Got Systems?

Here's what you need to focus on as your landscape company grows.

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Good systems are essential to a business, particularly as it is growing. Systems (i.e. work processes, procedures and routines) help bring consistency and predictability to your daily operations. Systems help you maintain standards, reduce waste and narrow the margin for error.

As a company grows in both size and complexity, it typically needs more systems in place. The types of systems also start to change and expand. When you're a smaller, one- or two-crew company, you're mainly concerned about estimating/bidding jobs, completing work, getting paid and paying your own bills. As you grow larger, systems pertaining to budgeting, training and personnel management start to become more urgent.

There are a couple of big hurdles many landscape company owners strive to overcome at some point in their careers: jumping from roughly a half million in sales to a million, and later on getting to the $2.5 to $3 million level. This month's Pro Panelists offer insights on how good systems can help you clear each of these common hurdles.

Hands-on owner wants to reach a million

Establish Core Values. When your sales are in that half-million neighborhood, it's important to develop your firm's core values, says Jon Ewing, a business consultant and former contractor. For example, you may subscribe to some of the following values, which your employees should be made aware of:

  • Build only on a foundation of quality
  • Always come through; promise less and deliver more
  • Keep and cultivate loyal clients
  • Retain a financial safety net
  • Form good relationships with vendors
  • Know your market
  • Your people are your biggest asset

People Development. When your company is this size, you're likely to still be a hands-on owner wearing many hats. "It's a great time to begin identifying and training well-qualified staff to assist you with various aspects of the business," Ewing says.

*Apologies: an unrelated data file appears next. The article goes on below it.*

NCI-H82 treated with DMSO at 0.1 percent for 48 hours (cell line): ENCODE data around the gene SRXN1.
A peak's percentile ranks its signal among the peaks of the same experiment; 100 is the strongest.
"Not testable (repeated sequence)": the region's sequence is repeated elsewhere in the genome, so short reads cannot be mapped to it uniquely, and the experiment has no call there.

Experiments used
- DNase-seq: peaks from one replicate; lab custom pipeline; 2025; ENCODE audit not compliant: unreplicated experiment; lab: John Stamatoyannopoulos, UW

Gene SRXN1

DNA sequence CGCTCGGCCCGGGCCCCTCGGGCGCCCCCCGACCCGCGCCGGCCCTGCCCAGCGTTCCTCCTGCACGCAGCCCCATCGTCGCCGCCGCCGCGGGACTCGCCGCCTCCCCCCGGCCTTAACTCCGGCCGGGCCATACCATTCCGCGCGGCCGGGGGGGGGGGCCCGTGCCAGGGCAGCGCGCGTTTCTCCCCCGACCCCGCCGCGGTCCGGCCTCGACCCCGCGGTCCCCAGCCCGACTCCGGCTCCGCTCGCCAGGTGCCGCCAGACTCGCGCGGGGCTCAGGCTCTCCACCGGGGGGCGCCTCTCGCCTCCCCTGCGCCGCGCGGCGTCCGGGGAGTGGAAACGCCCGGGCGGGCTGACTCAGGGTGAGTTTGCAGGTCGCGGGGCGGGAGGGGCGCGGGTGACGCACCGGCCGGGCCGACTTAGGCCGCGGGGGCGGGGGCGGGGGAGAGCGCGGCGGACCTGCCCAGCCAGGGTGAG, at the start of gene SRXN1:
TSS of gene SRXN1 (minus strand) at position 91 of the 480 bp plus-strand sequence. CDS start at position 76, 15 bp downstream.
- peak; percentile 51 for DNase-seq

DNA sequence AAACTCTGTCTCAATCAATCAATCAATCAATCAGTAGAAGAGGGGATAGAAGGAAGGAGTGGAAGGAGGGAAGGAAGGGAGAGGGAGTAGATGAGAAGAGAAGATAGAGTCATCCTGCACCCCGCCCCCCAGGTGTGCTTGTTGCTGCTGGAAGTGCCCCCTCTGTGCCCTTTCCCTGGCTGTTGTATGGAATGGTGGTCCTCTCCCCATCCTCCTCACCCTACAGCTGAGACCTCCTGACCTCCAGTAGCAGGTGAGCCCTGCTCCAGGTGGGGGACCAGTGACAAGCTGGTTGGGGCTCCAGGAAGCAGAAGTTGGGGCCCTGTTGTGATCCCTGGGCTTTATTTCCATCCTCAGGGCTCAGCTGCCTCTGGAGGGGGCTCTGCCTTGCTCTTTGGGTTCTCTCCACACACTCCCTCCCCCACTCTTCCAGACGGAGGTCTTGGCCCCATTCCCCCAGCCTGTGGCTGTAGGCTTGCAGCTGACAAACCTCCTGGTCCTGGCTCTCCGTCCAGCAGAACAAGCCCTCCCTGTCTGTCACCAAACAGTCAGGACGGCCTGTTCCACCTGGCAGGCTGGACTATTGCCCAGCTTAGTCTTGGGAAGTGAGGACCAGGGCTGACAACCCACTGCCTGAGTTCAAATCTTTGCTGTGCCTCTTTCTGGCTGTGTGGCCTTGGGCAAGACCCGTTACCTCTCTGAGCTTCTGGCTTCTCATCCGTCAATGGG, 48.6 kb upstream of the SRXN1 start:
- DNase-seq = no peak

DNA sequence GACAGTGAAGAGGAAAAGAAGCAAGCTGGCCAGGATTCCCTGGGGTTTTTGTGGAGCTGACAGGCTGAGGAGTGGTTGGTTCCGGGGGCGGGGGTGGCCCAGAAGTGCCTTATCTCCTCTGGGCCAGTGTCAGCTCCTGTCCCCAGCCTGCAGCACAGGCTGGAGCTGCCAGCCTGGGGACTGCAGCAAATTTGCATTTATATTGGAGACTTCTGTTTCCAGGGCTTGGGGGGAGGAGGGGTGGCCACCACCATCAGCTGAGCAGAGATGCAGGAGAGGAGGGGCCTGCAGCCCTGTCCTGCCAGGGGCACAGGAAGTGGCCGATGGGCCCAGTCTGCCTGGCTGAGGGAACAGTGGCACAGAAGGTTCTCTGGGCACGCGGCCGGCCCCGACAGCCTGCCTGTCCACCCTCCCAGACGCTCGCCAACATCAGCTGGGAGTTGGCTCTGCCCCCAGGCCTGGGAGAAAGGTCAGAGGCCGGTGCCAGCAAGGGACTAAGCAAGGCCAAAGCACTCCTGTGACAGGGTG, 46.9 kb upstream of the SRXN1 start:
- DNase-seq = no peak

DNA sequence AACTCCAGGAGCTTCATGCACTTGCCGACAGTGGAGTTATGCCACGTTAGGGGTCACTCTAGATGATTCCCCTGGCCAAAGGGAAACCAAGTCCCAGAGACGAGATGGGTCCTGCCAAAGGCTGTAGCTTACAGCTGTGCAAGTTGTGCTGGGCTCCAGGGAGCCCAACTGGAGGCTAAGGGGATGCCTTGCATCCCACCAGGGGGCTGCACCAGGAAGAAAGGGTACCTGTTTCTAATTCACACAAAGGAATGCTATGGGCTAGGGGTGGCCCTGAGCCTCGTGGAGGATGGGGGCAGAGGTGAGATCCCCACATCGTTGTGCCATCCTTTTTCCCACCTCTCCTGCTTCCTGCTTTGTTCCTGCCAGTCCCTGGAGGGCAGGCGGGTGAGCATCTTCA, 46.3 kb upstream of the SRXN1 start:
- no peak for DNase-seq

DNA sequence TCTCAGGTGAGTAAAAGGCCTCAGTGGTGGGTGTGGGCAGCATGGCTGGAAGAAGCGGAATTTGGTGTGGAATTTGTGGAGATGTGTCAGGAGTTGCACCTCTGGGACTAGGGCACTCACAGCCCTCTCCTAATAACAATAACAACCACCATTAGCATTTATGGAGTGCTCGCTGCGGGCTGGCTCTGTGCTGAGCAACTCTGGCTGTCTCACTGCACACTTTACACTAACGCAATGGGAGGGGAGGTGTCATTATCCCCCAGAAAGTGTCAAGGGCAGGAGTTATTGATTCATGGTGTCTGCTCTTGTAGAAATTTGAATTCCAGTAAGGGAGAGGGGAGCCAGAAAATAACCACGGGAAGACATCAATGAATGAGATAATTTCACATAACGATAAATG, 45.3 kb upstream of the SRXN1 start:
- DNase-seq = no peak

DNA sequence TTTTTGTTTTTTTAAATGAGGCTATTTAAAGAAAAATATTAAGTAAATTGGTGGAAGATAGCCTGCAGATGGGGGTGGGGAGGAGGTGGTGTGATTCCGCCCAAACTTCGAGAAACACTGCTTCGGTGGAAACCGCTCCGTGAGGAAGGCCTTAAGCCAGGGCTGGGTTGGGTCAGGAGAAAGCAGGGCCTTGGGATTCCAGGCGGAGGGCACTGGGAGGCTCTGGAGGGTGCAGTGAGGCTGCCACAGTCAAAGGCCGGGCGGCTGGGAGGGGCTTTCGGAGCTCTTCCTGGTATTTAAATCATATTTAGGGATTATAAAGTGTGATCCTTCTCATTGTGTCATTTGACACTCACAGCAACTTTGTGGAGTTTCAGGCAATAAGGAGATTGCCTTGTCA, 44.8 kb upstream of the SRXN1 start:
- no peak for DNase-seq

Michael Bellantoni, a landscape contractor from New York, couldn't agree more. "You're probably handling all aspects of your business from selling to project and account management to administration," Bellantoni says. "If you don't focus on a couple of good people to help take some of the burden off your shoulders, you are going to struggle; clients are going to complain because they feel like they can't reach you or aren't getting the attention they deserve. Having a good crew leader or office manager who can communicate effectively with clients will help calm the waters when the tide rushes in."

Financial Controls. Company owners should begin to develop a workable financial system with meaningful entries to their income statement. "When harvesting information from your income statement, get in the habit of collecting important data that will assist you with estimating projects and managing your business," Ewing advises.

According to Ewing, you should get to know the following:

  • Total labor hours for the period
  • Total labor cost for the period
  • Sales revenue generated per hour for the period
  • Profit generated per hour for the period

Additionally, Ewing says companies of this size must have a useful "chart of accounts" that contains the following:

  • Revenue by division (i.e. residential maintenance, commercial maintenance, tree work, residential construction)
  • Direct costs (materials, labor, workers' comp, payroll taxes)
  • Indirect costs/overhead (vehicles, marketing, insurance, rent, administrative costs, etc.)

"You need to have a good understanding of your cost, overhead and margins," Bellantoni concurs. "You can't wait until the end of the year for your accountant to tell you how you are doing. You need to know your equipment, vehicle and labor cost to make sure you are charging the right prices."

"You also want to start developing a relationship with your banker to establish a line of credit," Ewing adds. "The line may start out small, but will grow along with your business. Never wait until you need the money."

There's one more "relationship" you should start developing at this level, Bellantoni recommends. It's with a business software provider. "You want something that will take you away from handwritten invoices, proposals and estimates. Good software will help with tracking payables, receivables, estimates and contracts. A good software solution will also help with routing and scheduling work."

Mentally prepare to grind it out. The $500k level can be a tough one, reminds California contractor Tom De Lany. "You really want to start doing the things that will help you eventually become a multi-million-dollar company," De Lany relates. "But it's tough because you often don't have the money to do many of those things, like invest in that really good software package or put a good management team in place."